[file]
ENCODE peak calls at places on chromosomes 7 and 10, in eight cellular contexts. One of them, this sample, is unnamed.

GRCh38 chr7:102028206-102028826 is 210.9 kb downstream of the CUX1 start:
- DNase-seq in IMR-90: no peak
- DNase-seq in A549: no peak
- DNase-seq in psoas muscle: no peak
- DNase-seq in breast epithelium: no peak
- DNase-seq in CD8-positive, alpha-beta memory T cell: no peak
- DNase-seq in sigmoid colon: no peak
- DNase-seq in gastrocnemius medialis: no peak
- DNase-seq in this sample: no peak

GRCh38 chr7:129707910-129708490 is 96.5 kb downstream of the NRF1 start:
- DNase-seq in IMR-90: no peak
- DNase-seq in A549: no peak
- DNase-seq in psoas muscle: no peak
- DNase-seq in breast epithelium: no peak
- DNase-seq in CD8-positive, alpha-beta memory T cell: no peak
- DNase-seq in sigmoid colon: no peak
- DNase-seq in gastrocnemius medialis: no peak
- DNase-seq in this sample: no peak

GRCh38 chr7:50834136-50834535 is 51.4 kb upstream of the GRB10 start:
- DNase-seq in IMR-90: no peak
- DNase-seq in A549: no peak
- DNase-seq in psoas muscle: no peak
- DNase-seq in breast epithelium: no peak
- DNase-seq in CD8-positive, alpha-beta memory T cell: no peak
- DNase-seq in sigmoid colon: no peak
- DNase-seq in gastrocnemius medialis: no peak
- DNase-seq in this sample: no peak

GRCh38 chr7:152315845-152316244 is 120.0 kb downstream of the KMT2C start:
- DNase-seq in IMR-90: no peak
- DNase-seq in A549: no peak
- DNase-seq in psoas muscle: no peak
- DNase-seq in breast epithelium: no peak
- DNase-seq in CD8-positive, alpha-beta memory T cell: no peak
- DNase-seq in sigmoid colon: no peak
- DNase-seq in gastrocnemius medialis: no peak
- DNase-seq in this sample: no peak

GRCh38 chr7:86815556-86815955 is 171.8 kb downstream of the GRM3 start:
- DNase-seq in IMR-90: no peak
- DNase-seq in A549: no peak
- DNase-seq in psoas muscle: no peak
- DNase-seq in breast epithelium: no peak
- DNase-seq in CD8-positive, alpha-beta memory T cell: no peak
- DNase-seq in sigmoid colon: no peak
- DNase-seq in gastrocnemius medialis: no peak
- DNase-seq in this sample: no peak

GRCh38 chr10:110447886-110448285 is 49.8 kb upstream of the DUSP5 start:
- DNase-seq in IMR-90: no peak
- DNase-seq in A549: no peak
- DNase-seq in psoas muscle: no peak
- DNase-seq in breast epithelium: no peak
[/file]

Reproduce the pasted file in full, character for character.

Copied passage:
ENCODE peak calls at places on chromosomes 7 and 10, in eight cellular contexts. One of them, this sample, is unnamed.

GRCh38 chr7:102028206-102028826 is 210.9 kb downstream of the CUX1 start:
- DNase-seq in IMR-90: no peak
- DNase-seq in A549: no peak
- DNase-seq in psoas muscle: no peak
- DNase-seq in breast epithelium: no peak
- DNase-seq in CD8-positive, alpha-beta memory T cell: no peak
- DNase-seq in sigmoid colon: no peak
- DNase-seq in gastrocnemius medialis: no peak
- DNase-seq in this sample: no peak

GRCh38 chr7:129707910-129708490 is 96.5 kb downstream of the NRF1 start:
- DNase-seq in IMR-90: no peak
- DNase-seq in A549: no peak
- DNase-seq in psoas muscle: no peak
- DNase-seq in breast epithelium: no peak
- DNase-seq in CD8-positive, alpha-beta memory T cell: no peak
- DNase-seq in sigmoid colon: no peak
- DNase-seq in gastrocnemius medialis: no peak
- DNase-seq in this sample: no peak

GRCh38 chr7:50834136-50834535 is 51.4 kb upstream of the GRB10 start:
- DNase-seq in IMR-90: no peak
- DNase-seq in A549: no peak
- DNase-seq in psoas muscle: no peak
- DNase-seq in breast epithelium: no peak
- DNase-seq in CD8-positive, alpha-beta memory T cell: no peak
- DNase-seq in sigmoid colon: no peak
- DNase-seq in gastrocnemius medialis: no peak
- DNase-seq in this sample: no peak

GRCh38 chr7:152315845-152316244 is 120.0 kb downstream of the KMT2C start:
- DNase-seq in IMR-90: no peak
- DNase-seq in A549: no peak
- DNase-seq in psoas muscle: no peak
- DNase-seq in breast epithelium: no peak
- DNase-seq in CD8-positive, alpha-beta memory T cell: no peak
- DNase-seq in sigmoid colon: no peak
- DNase-seq in gastrocnemius medialis: no peak
- DNase-seq in this sample: no peak

GRCh38 chr7:86815556-86815955 is 171.8 kb downstream of the GRM3 start:
- DNase-seq in IMR-90: no peak
- DNase-seq in A549: no peak
- DNase-seq in psoas muscle: no peak
- DNase-seq in breast epithelium: no peak
- DNase-seq in CD8-positive, alpha-beta memory T cell: no peak
- DNase-seq in sigmoid colon: no peak
- DNase-seq in gastrocnemius medialis: no peak
- DNase-seq in this sample: no peak

GRCh38 chr10:110447886-110448285 is 49.8 kb upstream of the DUSP5 start:
- DNase-seq in IMR-90: no peak
- DNase-seq in A549: no peak
- DNase-seq in psoas muscle: no peak
- DNase-seq in breast epithelium: no peak